Hearing aids are very small electronic devices that we can wear to help us hear better. They come in a variety of shapes, sizes and colors, and can do many different things. Here you can learn a little bit about them.
What do hearing aids look like?
photo credit http://www.lakesideaudiology.com
There are many different styles of hearing aids. Since children’s ears are still growing and developing, the style that is likely to be recommended for your child is a behind-the-ear style, otherwise known as a BTE. These are shown in the top row of the picture above. This unit sits back behind your child’s ear and connects into the ear using either a custom-made plastic earpiece called an earmold or a small slim plastic tube and soft plastic dome. BTEs come in many fun colors and some even have fun patterns on them or come with stickers so your child can decorate them.
Custom hearing aids are hearing aids made from an impression of your child’s ears, so that the housing of the hearing aid is custom made. These are shown in the bottom row of the picture above. They fit inside the ear rather than behind the ear. They come in several styles and sizes. Custom hearing aids are generally not recommended for smaller children because their ears continue to grow until adolescence and would need many costly shell remakes to keep the fit current and secure. Hearing aids that do not fit securely can cause problems like feedback (whistling), discomfort, or even possible loss of the hearing aid.
How do hearing aids work?
photo credit http://www.illinoissoundbeginnings.org
A hearing aid has three electronic parts: a microphone, an amplifier, and a receiver. First, the microphone picks up the sounds in your child’s environment. The microphone sends this signal to the amplifier, which is controlled by a computer chip. When your child is fit with a hearing aid, the hearing aid is connected either wirelessly or with a small wire to the computer. The audiologist enters your child’s hearing loss into the computer, and based on their hearing test, the computer chip decides how much each frequency should be turned up. The chip tells the amplifier what sounds to increase, and this amplified signal is then sent to the receiver. The receiver is a tiny speaker that puts the amplified sound into the ear.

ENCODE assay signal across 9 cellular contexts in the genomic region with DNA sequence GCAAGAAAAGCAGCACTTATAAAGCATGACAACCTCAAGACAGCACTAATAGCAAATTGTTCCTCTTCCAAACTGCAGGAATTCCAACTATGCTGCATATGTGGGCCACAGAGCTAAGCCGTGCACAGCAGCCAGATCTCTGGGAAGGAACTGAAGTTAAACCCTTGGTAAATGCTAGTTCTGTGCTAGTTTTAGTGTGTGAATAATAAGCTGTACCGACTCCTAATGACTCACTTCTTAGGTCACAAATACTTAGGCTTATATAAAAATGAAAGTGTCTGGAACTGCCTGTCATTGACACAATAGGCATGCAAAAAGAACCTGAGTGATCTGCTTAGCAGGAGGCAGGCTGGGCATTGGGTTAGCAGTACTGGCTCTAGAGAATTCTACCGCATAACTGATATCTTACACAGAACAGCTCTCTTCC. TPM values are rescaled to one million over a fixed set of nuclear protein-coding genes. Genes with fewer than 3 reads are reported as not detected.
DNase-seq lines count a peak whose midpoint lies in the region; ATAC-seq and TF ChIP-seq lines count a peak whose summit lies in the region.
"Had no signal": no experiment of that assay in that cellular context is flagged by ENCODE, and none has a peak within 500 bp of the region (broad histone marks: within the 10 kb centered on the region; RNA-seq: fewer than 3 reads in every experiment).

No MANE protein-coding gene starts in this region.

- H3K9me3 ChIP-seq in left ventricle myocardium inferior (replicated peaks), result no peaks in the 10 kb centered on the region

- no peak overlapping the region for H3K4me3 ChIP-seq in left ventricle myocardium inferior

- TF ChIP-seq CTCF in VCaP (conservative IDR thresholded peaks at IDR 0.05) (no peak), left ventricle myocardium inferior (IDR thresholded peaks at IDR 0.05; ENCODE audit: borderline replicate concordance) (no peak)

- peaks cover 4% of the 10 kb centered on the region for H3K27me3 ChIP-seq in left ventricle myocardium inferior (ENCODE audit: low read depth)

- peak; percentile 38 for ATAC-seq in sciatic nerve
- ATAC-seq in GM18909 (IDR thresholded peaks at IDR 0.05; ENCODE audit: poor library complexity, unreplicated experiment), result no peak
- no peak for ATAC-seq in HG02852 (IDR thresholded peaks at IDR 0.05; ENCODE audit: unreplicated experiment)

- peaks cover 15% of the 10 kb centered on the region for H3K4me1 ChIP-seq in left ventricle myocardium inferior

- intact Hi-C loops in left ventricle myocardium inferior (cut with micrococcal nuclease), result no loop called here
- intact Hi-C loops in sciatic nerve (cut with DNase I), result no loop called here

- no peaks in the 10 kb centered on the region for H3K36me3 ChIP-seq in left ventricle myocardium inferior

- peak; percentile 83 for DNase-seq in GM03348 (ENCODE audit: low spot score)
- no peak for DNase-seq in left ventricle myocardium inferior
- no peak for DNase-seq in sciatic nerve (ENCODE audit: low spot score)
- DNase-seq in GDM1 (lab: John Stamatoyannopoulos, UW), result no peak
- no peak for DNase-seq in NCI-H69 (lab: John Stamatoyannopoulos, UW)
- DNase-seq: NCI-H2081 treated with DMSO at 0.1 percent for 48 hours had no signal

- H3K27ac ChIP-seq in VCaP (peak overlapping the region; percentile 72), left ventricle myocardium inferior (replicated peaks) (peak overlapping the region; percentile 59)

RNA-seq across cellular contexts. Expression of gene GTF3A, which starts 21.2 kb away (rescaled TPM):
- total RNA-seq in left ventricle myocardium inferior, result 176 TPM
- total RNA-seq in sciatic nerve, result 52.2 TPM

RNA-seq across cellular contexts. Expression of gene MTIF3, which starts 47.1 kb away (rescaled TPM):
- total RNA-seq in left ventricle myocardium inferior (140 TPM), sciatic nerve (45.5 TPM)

Some hearing aids have volume controls on them, so that your child can turn the sound of the hearing aid up or down themselves. Some have program switches where programs for hearing better in different environments can be accessed. Some examples of different listening programs are for hearing better in background noise, watching TV or hearing well on the telephone, or accessing an FM program for a classroom. Many times in younger children hearing aids will be ordered without these features or have them disabled. This is to prevent the child from unknowingly turning the hearing aid off, turning it too loud or too soft, or choosing the wrong program for the wrong environment. Some will also have special battery doors that are child-proof so that the child cannot get to the battery and accidentally eat it or lose it.